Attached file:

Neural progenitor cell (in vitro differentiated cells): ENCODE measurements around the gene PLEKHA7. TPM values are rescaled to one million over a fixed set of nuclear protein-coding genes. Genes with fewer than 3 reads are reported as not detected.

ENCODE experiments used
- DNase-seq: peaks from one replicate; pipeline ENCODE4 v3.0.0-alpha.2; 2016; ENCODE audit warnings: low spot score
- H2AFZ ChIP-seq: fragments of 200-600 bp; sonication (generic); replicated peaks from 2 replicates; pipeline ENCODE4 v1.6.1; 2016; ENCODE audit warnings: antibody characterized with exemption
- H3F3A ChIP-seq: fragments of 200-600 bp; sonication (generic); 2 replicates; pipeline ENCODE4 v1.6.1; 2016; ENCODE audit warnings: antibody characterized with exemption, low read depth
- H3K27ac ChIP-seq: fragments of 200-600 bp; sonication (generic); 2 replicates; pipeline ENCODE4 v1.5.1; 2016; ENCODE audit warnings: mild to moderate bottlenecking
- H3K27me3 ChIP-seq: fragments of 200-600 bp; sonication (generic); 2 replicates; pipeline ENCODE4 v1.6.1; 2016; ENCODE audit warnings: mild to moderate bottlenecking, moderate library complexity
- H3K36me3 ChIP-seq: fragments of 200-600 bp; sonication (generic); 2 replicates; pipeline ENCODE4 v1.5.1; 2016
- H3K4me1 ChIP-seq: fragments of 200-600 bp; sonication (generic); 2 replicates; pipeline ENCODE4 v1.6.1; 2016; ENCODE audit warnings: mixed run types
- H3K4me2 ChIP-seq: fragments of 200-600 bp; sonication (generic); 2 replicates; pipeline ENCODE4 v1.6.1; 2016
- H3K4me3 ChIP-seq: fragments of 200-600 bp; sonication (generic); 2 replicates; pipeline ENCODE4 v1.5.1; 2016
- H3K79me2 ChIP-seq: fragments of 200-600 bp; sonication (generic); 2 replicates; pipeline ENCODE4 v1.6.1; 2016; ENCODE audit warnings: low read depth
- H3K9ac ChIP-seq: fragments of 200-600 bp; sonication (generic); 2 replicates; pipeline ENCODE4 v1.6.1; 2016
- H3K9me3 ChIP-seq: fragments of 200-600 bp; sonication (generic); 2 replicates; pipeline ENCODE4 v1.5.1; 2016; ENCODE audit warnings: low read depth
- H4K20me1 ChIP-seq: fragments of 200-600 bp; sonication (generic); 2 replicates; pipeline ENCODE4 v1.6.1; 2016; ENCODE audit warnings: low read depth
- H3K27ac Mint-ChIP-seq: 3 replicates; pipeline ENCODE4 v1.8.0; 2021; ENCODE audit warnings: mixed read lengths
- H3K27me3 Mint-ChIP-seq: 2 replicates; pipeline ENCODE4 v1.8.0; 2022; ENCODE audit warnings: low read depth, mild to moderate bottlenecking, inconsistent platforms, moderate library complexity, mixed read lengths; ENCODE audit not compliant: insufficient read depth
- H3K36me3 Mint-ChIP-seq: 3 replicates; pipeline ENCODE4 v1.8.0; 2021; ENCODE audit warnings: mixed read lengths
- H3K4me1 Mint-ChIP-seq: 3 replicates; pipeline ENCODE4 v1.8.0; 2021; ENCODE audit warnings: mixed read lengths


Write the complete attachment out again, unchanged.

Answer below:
Neural progenitor cell (in vitro differentiated cells): ENCODE measurements around the gene PLEKHA7. TPM values are rescaled to one million over a fixed set of nuclear protein-coding genes. Genes with fewer than 3 reads are reported as not detected.

ENCODE experiments used
- DNase-seq: peaks from one replicate; pipeline ENCODE4 v3.0.0-alpha.2; 2016; ENCODE audit warnings: low spot score
- H2AFZ ChIP-seq: fragments of 200-600 bp; sonication (generic); replicated peaks from 2 replicates; pipeline ENCODE4 v1.6.1; 2016; ENCODE audit warnings: antibody characterized with exemption
- H3F3A ChIP-seq: fragments of 200-600 bp; sonication (generic); 2 replicates; pipeline ENCODE4 v1.6.1; 2016; ENCODE audit warnings: antibody characterized with exemption, low read depth
- H3K27ac ChIP-seq: fragments of 200-600 bp; sonication (generic); 2 replicates; pipeline ENCODE4 v1.5.1; 2016; ENCODE audit warnings: mild to moderate bottlenecking
- H3K27me3 ChIP-seq: fragments of 200-600 bp; sonication (generic); 2 replicates; pipeline ENCODE4 v1.6.1; 2016; ENCODE audit warnings: mild to moderate bottlenecking, moderate library complexity
- H3K36me3 ChIP-seq: fragments of 200-600 bp; sonication (generic); 2 replicates; pipeline ENCODE4 v1.5.1; 2016
- H3K4me1 ChIP-seq: fragments of 200-600 bp; sonication (generic); 2 replicates; pipeline ENCODE4 v1.6.1; 2016; ENCODE audit warnings: mixed run types
- H3K4me2 ChIP-seq: fragments of 200-600 bp; sonication (generic); 2 replicates; pipeline ENCODE4 v1.6.1; 2016
- H3K4me3 ChIP-seq: fragments of 200-600 bp; sonication (generic); 2 replicates; pipeline ENCODE4 v1.5.1; 2016
- H3K79me2 ChIP-seq: fragments of 200-600 bp; sonication (generic); 2 replicates; pipeline ENCODE4 v1.6.1; 2016; ENCODE audit warnings: low read depth
- H3K9ac ChIP-seq: fragments of 200-600 bp; sonication (generic); 2 replicates; pipeline ENCODE4 v1.6.1; 2016
- H3K9me3 ChIP-seq: fragments of 200-600 bp; sonication (generic); 2 replicates; pipeline ENCODE4 v1.5.1; 2016; ENCODE audit warnings: low read depth
- H4K20me1 ChIP-seq: fragments of 200-600 bp; sonication (generic); 2 replicates; pipeline ENCODE4 v1.6.1; 2016; ENCODE audit warnings: low read depth
- H3K27ac Mint-ChIP-seq: 3 replicates; pipeline ENCODE4 v1.8.0; 2021; ENCODE audit warnings: mixed read lengths
- H3K27me3 Mint-ChIP-seq: 2 replicates; pipeline ENCODE4 v1.8.0; 2022; ENCODE audit warnings: low read depth, mild to moderate bottlenecking, inconsistent platforms, moderate library complexity, mixed read lengths; ENCODE audit not compliant: insufficient read depth
- H3K36me3 Mint-ChIP-seq: 3 replicates; pipeline ENCODE4 v1.8.0; 2021; ENCODE audit warnings: mixed read lengths
- H3K4me1 Mint-ChIP-seq: 3 replicates; pipeline ENCODE4 v1.8.0; 2021; ENCODE audit warnings: mixed read lengths